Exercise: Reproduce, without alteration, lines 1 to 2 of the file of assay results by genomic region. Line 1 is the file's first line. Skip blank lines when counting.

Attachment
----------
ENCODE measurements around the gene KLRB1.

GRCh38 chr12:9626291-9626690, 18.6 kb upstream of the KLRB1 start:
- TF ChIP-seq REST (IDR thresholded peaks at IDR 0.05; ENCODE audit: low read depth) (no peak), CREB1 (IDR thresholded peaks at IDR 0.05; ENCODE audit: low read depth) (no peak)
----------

ENCODE measurements around the gene KLRB1.

GRCh38 chr12:9626291-9626690, 18.6 kb upstream of the KLRB1 start: